Writing in 2017, Kulkarni predicted that social media services could introduce different payment tiers to allow users to pay for an advertisement-free level of service.  This could help those users who can afford to pay but creates an inequitable experience.

More recently, the 2023 European Union (EU) Digital Services Act introduced a requirement for social media services to include features to allow EU users to select algorithm-free feeds.  In some cases, social media services have opted to introduce these features globally (Lomas, 2023) but this is not guaranteed.  Countries in the Global South have less power to introduce regulation against disinformation (Takhshid, 2022), which raises the potential for different exposure to disinformation and algorithm-driven campaigns in different parts of the world.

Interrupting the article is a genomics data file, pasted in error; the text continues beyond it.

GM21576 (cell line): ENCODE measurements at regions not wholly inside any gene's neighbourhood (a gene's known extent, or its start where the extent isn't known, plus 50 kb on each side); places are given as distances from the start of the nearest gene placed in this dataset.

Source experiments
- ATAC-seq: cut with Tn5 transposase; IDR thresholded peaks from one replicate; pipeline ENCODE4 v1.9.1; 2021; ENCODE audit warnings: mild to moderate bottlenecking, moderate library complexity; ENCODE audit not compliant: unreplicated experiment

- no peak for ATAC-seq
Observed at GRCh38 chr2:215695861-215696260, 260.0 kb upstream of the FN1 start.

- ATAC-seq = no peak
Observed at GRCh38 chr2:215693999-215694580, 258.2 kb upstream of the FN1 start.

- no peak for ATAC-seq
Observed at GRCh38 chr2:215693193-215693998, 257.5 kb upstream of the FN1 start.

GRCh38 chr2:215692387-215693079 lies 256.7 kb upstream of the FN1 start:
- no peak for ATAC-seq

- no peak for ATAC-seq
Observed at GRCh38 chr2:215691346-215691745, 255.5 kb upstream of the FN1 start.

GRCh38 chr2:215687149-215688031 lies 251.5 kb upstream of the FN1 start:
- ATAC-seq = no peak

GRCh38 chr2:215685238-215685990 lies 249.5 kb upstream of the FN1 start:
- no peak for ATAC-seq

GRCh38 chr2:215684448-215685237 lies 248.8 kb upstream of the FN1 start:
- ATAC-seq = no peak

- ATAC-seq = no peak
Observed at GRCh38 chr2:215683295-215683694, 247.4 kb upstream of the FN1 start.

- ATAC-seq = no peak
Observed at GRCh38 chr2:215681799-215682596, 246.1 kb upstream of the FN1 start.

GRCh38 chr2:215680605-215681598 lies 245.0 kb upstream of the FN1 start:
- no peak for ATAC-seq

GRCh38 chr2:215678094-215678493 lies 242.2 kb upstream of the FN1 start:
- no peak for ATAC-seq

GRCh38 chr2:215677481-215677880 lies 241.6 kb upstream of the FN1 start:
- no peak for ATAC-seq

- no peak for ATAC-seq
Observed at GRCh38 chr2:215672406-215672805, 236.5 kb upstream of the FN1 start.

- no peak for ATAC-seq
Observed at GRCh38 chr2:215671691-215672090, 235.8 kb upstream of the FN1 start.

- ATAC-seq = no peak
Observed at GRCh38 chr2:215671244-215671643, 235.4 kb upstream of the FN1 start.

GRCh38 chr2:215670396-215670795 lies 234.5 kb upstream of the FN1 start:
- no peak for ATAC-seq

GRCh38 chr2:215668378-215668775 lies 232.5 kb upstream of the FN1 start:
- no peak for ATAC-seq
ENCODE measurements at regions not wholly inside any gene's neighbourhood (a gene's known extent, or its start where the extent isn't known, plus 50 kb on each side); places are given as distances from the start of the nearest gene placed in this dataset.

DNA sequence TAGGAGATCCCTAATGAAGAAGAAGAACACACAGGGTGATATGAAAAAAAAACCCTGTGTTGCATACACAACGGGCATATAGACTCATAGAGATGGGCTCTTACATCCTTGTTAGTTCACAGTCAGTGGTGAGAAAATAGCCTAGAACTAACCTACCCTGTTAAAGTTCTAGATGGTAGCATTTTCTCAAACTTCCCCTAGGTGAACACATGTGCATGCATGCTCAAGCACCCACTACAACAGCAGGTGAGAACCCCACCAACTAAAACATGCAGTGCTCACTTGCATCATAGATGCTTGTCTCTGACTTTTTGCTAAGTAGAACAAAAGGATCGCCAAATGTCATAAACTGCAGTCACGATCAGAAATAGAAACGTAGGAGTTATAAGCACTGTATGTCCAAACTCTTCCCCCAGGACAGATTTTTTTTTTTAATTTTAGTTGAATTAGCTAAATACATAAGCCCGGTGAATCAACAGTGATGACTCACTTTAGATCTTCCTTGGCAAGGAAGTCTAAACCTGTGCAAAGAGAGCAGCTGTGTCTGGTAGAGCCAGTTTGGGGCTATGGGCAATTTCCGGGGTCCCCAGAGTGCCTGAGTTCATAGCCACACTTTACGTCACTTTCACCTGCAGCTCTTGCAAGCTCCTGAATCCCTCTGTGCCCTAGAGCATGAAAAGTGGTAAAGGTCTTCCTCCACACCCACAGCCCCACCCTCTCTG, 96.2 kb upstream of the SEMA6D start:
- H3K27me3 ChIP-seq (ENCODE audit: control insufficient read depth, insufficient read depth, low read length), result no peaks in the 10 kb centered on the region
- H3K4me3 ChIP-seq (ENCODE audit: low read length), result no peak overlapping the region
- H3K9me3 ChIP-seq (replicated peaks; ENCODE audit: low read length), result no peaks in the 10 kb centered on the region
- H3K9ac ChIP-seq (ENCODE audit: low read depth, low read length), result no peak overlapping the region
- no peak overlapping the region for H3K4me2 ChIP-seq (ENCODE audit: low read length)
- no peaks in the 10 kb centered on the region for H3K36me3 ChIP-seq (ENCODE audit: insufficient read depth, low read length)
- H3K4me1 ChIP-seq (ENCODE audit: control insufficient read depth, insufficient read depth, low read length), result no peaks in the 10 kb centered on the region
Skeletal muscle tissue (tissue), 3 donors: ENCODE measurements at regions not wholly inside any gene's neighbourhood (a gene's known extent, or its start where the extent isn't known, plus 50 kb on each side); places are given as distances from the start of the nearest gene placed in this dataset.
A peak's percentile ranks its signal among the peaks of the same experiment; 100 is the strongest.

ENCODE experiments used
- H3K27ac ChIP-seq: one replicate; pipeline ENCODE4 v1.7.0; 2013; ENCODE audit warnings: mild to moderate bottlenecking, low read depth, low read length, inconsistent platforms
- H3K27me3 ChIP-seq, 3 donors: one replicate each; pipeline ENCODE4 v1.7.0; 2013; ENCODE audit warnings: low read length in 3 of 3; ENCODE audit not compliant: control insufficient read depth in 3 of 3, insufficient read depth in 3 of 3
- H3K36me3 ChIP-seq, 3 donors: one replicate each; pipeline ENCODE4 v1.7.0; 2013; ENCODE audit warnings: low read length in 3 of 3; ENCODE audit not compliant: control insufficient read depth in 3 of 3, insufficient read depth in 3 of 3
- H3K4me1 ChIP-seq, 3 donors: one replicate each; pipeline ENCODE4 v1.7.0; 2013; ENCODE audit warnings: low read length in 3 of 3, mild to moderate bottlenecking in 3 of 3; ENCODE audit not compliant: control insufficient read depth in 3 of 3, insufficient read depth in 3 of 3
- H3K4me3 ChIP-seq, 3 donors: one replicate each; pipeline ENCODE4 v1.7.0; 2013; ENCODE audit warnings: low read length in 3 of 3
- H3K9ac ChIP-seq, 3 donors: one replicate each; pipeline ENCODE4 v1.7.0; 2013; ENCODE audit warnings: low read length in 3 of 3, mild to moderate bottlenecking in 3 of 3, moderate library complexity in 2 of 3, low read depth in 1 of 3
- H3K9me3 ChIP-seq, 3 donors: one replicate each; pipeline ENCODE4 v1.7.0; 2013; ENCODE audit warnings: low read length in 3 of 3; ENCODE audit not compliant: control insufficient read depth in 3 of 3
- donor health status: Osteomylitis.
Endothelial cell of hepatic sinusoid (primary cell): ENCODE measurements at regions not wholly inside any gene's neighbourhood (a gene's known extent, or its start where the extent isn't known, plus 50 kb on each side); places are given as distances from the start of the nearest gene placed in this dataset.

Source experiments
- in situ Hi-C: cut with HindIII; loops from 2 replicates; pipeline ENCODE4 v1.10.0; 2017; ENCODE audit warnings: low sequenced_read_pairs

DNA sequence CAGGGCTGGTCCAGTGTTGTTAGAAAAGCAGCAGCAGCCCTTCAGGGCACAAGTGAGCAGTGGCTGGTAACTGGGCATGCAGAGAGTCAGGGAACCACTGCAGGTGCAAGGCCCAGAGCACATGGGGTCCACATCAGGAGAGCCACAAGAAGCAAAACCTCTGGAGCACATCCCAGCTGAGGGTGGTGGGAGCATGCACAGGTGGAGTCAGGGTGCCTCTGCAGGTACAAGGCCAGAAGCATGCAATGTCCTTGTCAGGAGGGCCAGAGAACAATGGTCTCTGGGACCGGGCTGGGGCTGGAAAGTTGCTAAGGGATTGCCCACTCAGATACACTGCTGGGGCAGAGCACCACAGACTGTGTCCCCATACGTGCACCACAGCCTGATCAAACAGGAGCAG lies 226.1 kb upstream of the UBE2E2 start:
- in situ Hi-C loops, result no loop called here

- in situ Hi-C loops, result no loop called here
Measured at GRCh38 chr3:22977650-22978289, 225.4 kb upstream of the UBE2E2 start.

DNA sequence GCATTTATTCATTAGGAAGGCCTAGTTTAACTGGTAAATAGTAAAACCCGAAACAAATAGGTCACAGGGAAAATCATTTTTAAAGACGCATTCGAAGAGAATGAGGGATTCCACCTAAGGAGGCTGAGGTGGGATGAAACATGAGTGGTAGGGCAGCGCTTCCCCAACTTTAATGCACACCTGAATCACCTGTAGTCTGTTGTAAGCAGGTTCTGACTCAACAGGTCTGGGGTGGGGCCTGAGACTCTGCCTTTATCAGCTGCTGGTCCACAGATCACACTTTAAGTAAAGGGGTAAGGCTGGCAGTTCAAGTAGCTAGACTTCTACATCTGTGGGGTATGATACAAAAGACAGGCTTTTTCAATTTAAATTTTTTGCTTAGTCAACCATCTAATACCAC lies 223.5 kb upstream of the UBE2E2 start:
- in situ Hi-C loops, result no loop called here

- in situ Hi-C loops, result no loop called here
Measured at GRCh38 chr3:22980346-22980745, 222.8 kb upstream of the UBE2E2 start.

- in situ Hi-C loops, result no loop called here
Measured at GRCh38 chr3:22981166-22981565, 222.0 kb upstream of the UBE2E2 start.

In contrast to the commercial model, there are some social media services that are run by non-profit organisations and are funded by user donations, sponsorship or grants.  These services are committed to avoiding advertisements and algorithms.  Free (libre) software can also benefit from unpaid enthusiasts developing features and identifying, or fixing, bugs.


Bates, A.W. (2022) Teaching in a digital age: Guidelines for designing teaching and learning, Third Edition. Available at: https://pressbooks.bccampus.ca/teachinginadigitalagev3m/ (Accessed: 1 August 2023).

BBC (2023) David Mitchell rants about WhatsApp for three minutes | Would I lie to you?  Available at: https://www.youtube.com/watch?v=JjCzkzYaFlg (Accessed: 4 October 2023).

Cronin, C. (2017) ‘Openness and praxis: Exploring the use of open educational practices in higher education’, International Review of Research in Open and Distributed Learning, 18(5). Available at: https://doi.org/10.19173/irrodl.v18i5.3096.

Fediverse.info (no date) What is the fediverse?  Available at https://fediverse.info/ (Accessed: 4 October 2023).